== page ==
Reeves would coordinate the Cowboys offense all the way through the 1980 season, before becoming the then youngest head coach in the NFL… taking over the Denver Broncos. Reeves and his staff would come across one of the finest quarterbacks to ever play the game, John Elway, in 1983. Reeves took the Broncos to the Super Bowl for the second, third, and fourth times in franchise history in 1986, 1987, and 1989… losing all three games.
The Giants called upon his services in 1993 where Coach Reeves enjoyed a four year run, but it was in 1997 when he reached the Falcons that he found serious success again. Dan Reeves would take the Falcons to the Super Bowl in his first year as their head coach, the first and only Super Bowl appearance in Atlanta’s history, and ultimately lost the game to his former team… John Elway and the Denver Broncos.
#30: Dan Reeves
Dan Reeves exemplified all of the qualities that people affiliate with Tom Landry. Considering that Reeves served as a coaching apprentice of Landry, it was never shocking to see him have success at a high level.
Dan Reeves the player was quite extraordinary as he was one of the premier running backs on the Dallas Cowboys roster in the early to late 60s. He helped them establish an identity of running the ball, and his contributions as a player/coach were a key element in the Cowboys winning two Super Bowls in the 1970s.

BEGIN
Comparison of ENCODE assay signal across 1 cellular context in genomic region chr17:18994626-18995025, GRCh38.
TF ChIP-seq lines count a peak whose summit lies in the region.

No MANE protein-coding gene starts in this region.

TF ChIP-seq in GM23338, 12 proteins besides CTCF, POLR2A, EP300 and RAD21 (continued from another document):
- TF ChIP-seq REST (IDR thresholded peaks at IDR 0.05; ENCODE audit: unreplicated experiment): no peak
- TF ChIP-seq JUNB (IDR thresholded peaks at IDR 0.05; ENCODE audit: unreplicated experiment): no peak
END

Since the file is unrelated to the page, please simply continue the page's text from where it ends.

Among all things Dan Reeves is remembered as an outstanding player and an incredible head coach. I implore you to remember Dan Reeves as one more thing – the Greatest 30 in Dallas Cowboys History.
Check back tomorrow to find out who the Greatest 29 in Dallas Cowboys History is!
Malik McDowell Is Well Worth The Risk For The Dallas Cowboys
The Dallas Cowboys are reportedly brining defensive lineman Malik McDowell into The Star this week for a visit, as they decide whether or not to potentially sign him for the 2019 season.
McDowell is a former second round pick of the Seattle Seahawks, who fell to day two because of what scouts call "off the field" or "character" concerns. McDowell did not last long with Seahawks, as he was released in 2017 following an ATV accident in which he reportedly suffered "extensive brain and eye trauma" according to Charles Robinson.